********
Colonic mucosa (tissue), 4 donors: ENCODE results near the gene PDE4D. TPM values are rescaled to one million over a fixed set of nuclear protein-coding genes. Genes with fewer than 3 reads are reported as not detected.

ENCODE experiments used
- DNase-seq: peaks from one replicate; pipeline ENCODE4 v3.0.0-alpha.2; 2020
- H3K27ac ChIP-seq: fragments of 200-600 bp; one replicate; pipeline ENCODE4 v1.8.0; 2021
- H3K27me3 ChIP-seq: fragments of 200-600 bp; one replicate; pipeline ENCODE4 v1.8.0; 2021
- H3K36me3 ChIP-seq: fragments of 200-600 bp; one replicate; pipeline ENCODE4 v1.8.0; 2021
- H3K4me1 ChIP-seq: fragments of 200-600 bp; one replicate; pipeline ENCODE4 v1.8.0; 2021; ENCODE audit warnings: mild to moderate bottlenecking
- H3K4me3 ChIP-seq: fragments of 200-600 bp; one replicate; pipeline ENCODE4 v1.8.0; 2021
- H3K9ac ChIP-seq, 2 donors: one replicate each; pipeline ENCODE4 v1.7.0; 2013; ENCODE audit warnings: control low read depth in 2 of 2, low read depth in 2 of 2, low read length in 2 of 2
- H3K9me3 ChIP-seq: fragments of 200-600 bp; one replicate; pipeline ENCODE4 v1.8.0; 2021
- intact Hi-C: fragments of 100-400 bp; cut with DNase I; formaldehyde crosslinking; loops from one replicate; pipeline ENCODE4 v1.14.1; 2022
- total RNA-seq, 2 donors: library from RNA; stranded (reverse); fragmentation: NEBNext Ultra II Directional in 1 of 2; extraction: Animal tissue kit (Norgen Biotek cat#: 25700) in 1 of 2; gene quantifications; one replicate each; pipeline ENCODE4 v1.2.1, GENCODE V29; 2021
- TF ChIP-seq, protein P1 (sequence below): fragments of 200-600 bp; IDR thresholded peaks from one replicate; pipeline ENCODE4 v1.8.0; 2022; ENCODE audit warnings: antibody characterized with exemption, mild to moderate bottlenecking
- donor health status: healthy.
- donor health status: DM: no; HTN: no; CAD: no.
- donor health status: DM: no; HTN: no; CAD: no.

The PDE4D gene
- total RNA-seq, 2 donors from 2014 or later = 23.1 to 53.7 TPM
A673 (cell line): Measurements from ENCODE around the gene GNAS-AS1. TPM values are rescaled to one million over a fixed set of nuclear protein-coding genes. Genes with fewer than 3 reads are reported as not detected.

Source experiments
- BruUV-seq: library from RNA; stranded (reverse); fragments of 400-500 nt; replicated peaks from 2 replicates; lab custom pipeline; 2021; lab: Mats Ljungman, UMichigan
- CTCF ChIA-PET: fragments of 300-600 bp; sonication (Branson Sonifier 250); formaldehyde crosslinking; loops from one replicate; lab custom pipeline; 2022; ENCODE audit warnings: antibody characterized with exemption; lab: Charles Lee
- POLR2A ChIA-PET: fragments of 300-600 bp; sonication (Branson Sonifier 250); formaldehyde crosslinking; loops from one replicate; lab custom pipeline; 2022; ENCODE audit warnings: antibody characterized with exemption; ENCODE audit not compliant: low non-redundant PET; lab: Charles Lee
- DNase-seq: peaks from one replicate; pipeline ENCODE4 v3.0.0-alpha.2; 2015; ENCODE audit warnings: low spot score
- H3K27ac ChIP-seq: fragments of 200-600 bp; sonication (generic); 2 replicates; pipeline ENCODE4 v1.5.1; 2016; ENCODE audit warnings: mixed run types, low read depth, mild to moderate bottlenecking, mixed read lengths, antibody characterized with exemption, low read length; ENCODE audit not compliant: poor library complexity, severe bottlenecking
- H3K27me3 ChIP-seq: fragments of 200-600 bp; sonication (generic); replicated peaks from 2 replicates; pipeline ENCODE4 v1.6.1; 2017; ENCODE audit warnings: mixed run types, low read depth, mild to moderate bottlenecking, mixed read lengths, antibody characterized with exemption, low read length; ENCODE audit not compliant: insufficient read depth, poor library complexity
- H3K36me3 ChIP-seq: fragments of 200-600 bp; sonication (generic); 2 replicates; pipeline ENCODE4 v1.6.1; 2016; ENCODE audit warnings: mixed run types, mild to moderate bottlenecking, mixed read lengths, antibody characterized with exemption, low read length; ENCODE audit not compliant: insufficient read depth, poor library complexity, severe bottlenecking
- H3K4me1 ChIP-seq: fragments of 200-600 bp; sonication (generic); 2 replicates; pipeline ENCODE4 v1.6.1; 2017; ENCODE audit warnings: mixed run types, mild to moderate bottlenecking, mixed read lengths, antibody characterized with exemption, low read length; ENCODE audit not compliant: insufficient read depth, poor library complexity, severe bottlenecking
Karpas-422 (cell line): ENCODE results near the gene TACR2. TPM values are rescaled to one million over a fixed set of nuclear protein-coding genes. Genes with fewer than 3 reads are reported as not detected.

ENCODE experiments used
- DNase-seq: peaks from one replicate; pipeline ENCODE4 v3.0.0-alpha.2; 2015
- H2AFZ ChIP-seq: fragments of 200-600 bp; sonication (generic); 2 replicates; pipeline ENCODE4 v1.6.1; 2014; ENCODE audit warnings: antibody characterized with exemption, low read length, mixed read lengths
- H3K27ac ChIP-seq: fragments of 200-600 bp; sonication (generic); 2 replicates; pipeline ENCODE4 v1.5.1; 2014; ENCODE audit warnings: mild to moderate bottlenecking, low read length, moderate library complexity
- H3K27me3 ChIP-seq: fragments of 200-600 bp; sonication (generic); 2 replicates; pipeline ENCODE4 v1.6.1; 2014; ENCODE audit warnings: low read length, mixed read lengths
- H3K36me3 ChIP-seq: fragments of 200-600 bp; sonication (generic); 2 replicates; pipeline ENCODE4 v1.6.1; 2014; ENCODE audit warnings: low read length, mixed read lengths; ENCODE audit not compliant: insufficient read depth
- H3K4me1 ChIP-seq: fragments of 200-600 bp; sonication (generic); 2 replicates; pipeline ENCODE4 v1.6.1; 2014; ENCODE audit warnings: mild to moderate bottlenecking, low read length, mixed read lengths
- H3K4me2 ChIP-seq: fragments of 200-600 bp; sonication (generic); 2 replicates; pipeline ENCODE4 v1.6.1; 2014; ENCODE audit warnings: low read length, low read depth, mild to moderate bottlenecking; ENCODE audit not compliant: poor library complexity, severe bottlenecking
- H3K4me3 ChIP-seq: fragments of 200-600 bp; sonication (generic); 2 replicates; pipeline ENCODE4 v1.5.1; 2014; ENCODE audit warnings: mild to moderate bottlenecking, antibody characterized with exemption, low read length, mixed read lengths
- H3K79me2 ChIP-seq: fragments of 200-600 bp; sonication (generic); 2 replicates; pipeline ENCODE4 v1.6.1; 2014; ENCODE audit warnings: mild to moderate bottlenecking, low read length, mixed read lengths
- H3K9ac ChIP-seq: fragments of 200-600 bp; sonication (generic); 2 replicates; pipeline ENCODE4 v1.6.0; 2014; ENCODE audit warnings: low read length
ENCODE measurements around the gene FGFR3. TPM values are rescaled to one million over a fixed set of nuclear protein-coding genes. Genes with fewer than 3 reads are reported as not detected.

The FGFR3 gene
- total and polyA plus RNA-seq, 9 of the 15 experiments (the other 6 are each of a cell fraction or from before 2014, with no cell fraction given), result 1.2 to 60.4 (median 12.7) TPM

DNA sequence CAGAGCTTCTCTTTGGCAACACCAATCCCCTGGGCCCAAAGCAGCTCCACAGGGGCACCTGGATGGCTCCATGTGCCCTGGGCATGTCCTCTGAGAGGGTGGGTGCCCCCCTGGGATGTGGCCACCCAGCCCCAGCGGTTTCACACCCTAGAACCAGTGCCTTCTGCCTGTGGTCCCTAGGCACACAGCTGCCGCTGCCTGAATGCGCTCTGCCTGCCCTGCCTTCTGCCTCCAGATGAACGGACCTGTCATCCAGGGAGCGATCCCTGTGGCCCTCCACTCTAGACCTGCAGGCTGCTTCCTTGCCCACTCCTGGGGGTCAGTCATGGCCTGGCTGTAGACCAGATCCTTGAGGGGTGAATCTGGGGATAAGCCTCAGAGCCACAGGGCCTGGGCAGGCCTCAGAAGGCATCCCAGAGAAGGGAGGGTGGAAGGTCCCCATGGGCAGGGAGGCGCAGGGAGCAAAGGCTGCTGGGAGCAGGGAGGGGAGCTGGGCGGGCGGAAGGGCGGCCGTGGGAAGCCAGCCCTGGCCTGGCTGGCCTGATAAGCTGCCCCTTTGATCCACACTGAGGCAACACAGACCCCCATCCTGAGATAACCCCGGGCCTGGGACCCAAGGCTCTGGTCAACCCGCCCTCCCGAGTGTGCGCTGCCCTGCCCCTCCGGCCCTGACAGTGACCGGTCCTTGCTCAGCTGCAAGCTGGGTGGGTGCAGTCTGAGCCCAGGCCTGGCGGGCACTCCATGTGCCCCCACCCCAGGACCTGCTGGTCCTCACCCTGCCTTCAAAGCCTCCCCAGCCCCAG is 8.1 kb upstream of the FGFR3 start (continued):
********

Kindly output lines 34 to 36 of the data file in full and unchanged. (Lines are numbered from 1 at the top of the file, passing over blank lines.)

- H3K27me3 ChIP-seq: fragments of 200-600 bp; sonication (generic); 2 replicates; pipeline ENCODE4 v1.6.1; 2014; ENCODE audit warnings: low read length, mixed read lengths
- H3K36me3 ChIP-seq: fragments of 200-600 bp; sonication (generic); 2 replicates; pipeline ENCODE4 v1.6.1; 2014; ENCODE audit warnings: low read length, mixed read lengths; ENCODE audit not compliant: insufficient read depth
- H3K4me1 ChIP-seq: fragments of 200-600 bp; sonication (generic); 2 replicates; pipeline ENCODE4 v1.6.1; 2014; ENCODE audit warnings: mild to moderate bottlenecking, low read length, mixed read lengths